Basically, a Smart Factory is a set of modular manufacturing facilities where systems and machines are connected through a series of modular devices. These devices in turn enable industrial machinery to adapt and learn their external processes, thus creating a smart factory. In short, it's the next best thing to human assembly lines. With the current advancements in technology, even machines can be networked together to allow for greater efficiency. This is very helpful especially in areas that require fast, frequent changes in products and processes.
The term smart factory is usually used by manufacturers who aim to create a company that is able to produce more with less energy, materials, and manpower. This can help them save on costs while producing quality products. Manufacturers of these types of factories usually consist of several factories that are linked via a series of pipelines and machinery.
It's also known as a value-creation factory because it helps increase the value of the manufacturing sector. Many economists believe that the value creation in any industry is directly related to the number of suppliers available for the product or service. A network of suppliers means that manufacturers will have a large base from which to obtain the needed components to increase the production rate, shorten the supply chain, and improve quality standards.
Origin of Smart Factory
The term smart factory was first coined by the French industry 4.0 think tank. The group made a study on what the future of manufacturing would look like. What they discovered was that companies that embrace smart factory manufacturing processes will experience significant cost savings, as well as increased productivity. They also noted the importance of streamlining processes in an effort to make each process as efficient as possible.
The study also noted that the introduction of smart factories is important in improving the overall efficiency of supply chains, because the increased complexity in factory automation leads to lower rates of error. This is because supply chain processes become less time consuming. Additionally, the presence of several factories online makes it easier for manufacturers to monitor their supply chains and keep abreast of seasonal fluctuations in labor costs. This saves both financial and operational expenses. Connectivity is also a key component in the manufacturing sector, as data from any given factory can easily be transmitted to any other factory.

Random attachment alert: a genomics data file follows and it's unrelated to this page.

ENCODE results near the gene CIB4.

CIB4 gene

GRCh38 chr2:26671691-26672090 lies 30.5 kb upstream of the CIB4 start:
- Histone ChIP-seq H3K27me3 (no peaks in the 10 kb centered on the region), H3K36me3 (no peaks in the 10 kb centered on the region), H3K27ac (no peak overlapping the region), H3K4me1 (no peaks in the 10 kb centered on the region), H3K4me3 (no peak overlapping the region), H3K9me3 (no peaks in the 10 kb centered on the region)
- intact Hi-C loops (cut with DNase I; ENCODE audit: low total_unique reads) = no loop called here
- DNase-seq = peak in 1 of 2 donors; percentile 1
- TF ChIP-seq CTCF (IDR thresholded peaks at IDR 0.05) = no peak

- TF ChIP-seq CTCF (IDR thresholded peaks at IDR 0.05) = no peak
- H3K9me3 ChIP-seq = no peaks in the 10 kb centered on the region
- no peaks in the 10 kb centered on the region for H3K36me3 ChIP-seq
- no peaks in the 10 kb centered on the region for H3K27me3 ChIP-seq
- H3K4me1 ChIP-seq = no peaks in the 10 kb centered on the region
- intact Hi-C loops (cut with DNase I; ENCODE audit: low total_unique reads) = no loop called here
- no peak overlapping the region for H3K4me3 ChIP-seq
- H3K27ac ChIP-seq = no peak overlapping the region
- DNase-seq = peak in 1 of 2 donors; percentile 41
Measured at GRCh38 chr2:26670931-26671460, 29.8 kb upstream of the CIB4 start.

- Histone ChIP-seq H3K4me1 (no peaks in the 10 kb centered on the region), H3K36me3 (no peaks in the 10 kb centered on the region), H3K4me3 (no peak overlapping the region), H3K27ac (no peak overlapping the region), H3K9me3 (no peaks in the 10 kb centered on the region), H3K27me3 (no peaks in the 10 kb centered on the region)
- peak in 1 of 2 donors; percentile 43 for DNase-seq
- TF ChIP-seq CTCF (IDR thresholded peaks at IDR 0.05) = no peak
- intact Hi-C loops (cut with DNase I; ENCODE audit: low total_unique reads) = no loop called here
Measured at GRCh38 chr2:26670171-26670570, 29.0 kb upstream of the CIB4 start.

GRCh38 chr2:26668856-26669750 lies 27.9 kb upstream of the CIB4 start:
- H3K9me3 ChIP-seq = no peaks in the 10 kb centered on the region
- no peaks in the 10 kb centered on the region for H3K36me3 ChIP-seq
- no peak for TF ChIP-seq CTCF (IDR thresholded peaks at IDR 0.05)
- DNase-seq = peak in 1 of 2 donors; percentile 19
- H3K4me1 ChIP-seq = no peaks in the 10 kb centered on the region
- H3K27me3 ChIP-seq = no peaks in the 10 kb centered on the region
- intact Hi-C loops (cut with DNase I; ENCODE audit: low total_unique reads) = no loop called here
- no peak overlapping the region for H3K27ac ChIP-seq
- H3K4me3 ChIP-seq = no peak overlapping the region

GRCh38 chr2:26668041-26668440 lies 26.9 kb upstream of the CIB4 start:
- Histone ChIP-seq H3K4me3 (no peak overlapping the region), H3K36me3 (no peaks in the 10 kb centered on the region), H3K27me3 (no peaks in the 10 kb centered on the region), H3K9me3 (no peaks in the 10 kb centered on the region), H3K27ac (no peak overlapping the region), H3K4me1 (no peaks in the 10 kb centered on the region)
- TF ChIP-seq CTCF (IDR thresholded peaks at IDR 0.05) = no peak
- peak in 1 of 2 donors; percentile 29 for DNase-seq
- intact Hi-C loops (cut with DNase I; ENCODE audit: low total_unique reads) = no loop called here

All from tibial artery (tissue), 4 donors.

In order to implement these technologies, it is vital that the manufacturer has a comprehensive strategy. There are many ways to improve the quality of manufacturing processes and provide improved connectivity between factories. These include: automation, information sharing, information management, and remote collaboration. By properly integrating these four technologies, it is possible to produce products that are more cost-effective, innovative, and high quality.
Automation refers to the use of computer software to control the manufacturing processes. The most popular forms of automated factory machines are the assembly line and robots. Assembly line production is still considered inferior to automated robots because robots have the ability to operate in various conditions than humans can. Assembly lines, on the other hand, are considered as one of the most efficient production processes today, especially when using modular production lines. Modularisation is a term used to describe the increasing inter-relatedness of components in modern industries.
Information management refers to the process of transforming information that is essential for the efficient operation of a factory into a system that can be accessed by workers, managers, and executives. Many manufacturing firms use information systems that include scheduling and production data. Information management is crucial to any fully connected factory, as it helps reduce logistics costs. Remote collaboration is another term used to describe a factory's ability to collaborate with other companies and the outside world. Smart factories can work flexibly according to the needs of the customer.